Raises inflation predictions, eases liquidity for banks.
Mumbai: Despite a serious slowdown in domestic growth, RBI on Wednesday decided to keep its key policy rate unchanged at 6 per cent citing upside risk to inflation. RBI also cautioned the government against any fiscal stimulus package arguing that the combined fiscal deficit of both the centre and the states are already in the region of 6 per cent of the GDP and such fiscal action could undercut India’s macro-economic stability.
However, the central bank surprised market participants by slashing the statutory liquidity ratio (SLR), or the amount of bonds that banks must set aside with the central bank, by 50 basis points to 19.50 per cent from mid-October. The move is likely to infuse more liquidity into the system bolstering the ability of the banks to lend more.
With the CPI inflation rising by around 2 percentage points since its August meeting, the Monetary Policy Committee now expects inflation to range between 4.2–4.6 per cent in the second half of this fiscal year, which is well above its target of 4 per cent.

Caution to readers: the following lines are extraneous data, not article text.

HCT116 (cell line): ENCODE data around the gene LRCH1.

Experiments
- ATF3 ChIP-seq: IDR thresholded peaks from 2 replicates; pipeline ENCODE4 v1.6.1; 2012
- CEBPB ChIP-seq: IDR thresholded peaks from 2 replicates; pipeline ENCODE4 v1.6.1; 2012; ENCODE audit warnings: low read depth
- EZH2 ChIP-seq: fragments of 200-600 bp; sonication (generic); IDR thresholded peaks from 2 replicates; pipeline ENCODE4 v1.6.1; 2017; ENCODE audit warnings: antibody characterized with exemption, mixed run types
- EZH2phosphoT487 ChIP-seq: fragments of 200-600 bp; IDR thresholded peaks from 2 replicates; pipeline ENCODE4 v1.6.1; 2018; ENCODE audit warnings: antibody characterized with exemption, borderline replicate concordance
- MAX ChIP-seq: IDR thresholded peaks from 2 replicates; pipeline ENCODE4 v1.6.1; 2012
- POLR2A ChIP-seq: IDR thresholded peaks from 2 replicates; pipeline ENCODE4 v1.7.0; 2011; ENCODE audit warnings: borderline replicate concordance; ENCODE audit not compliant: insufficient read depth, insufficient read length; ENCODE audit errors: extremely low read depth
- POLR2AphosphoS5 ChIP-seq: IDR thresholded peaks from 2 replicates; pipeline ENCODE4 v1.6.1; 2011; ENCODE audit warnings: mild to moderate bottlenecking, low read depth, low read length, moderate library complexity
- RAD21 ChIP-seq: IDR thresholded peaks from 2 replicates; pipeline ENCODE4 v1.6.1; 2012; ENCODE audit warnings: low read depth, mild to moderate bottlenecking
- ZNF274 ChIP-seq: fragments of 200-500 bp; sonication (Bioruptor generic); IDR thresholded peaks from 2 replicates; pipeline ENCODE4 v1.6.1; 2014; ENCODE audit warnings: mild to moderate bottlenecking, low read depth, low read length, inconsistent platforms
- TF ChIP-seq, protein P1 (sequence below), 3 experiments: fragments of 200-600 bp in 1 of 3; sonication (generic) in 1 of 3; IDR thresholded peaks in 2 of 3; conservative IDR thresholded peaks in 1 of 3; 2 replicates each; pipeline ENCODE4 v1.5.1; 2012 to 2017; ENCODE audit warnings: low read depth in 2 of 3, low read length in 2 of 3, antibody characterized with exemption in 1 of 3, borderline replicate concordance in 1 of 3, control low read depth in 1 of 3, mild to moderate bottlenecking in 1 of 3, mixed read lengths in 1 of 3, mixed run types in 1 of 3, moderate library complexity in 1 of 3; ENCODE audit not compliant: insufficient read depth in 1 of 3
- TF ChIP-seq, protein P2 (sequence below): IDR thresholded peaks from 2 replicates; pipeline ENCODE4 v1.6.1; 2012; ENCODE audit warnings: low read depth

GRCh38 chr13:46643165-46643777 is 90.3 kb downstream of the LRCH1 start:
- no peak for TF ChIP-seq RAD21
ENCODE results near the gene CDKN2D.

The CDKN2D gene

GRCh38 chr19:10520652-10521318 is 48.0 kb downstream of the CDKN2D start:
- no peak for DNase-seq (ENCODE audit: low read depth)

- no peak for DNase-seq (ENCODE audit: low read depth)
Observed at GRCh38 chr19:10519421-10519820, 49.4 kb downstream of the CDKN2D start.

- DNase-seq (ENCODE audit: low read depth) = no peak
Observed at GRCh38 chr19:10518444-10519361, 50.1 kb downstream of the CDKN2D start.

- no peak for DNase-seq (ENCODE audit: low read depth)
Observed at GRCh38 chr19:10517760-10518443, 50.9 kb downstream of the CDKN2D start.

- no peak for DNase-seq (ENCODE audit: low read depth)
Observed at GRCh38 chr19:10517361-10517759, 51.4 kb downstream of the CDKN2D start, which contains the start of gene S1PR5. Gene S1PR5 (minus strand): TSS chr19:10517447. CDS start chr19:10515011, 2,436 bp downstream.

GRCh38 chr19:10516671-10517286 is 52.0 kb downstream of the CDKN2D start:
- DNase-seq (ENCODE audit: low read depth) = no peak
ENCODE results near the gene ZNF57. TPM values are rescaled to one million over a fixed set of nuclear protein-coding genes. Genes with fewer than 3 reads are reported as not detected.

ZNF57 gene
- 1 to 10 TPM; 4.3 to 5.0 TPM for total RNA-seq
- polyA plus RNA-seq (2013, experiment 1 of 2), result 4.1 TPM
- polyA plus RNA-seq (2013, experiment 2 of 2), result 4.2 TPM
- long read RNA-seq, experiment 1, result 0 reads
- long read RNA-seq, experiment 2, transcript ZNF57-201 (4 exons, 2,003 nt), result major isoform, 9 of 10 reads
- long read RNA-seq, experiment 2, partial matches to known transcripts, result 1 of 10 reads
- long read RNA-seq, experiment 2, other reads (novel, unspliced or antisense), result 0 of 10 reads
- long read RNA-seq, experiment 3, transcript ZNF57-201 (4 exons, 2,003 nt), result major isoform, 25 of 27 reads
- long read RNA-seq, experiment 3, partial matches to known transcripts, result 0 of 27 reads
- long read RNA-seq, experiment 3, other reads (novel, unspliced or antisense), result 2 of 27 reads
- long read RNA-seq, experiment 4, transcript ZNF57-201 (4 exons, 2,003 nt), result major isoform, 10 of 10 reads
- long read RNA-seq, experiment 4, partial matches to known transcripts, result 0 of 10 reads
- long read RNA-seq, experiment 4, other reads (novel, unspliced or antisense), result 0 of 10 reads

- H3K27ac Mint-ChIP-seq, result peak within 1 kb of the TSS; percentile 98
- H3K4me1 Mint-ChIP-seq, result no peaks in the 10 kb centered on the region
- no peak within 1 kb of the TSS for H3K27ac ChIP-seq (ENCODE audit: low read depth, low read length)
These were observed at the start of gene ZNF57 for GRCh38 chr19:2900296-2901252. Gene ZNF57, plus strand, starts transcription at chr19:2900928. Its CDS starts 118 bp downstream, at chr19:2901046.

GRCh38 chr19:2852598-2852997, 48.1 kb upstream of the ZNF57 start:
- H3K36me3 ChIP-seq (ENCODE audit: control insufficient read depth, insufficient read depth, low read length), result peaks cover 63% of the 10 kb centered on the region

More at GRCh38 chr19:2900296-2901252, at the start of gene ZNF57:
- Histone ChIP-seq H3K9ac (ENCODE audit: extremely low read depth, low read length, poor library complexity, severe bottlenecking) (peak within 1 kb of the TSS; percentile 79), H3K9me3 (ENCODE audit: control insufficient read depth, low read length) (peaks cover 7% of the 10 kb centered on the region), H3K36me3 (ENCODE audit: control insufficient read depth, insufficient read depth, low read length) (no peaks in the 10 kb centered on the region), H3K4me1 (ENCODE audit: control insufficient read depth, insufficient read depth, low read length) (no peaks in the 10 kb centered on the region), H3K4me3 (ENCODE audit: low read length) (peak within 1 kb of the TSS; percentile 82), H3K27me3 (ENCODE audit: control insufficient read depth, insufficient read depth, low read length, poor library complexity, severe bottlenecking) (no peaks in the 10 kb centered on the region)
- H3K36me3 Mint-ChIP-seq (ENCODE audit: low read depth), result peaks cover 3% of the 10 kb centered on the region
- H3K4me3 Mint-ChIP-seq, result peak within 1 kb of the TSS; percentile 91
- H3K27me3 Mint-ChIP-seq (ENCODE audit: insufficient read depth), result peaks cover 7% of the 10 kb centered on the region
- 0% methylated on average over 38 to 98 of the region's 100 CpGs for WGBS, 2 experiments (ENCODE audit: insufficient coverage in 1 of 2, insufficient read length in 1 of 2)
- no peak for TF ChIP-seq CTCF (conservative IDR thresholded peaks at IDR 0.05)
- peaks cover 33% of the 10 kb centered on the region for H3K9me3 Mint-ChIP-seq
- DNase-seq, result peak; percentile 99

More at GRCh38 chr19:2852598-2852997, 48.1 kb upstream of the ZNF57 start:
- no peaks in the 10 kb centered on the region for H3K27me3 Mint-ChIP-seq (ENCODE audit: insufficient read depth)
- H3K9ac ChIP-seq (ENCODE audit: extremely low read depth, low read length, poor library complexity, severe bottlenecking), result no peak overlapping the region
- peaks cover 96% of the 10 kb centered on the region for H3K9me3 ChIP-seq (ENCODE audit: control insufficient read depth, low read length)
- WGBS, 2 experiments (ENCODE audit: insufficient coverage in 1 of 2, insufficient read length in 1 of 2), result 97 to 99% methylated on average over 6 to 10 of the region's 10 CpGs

According to RBI, the rise in inflation has coincided with the escalation of geopolitical tensions that has firmed up the prices of crude oil. While the domestic food price index has remained largely stable, RBI noted that the generalised momentum is building on prices of items excluding food, especially emanating from crude oil and some price revision in the wake of implementation of GST.
According to RBI, there are a couple of factors that continue to impart upside risks to baseline inflation trajectory. Firstly, the implementation of farm loan waivers by states may result in possible fiscal slippages and undermine the quality of public spending, thereby exerting pressure on prices.
Secondly, the state’s implementation of the salary and allowances award is not yet considered in the baseline projection; an increase by states similar to that by the centre could push up headline inflation by about 100 bps above the baseline over 18-24 months. “However, adequate food stocks and effective supply management by the government may keep food inflation more benign than assumed in the baseline,” RBI added.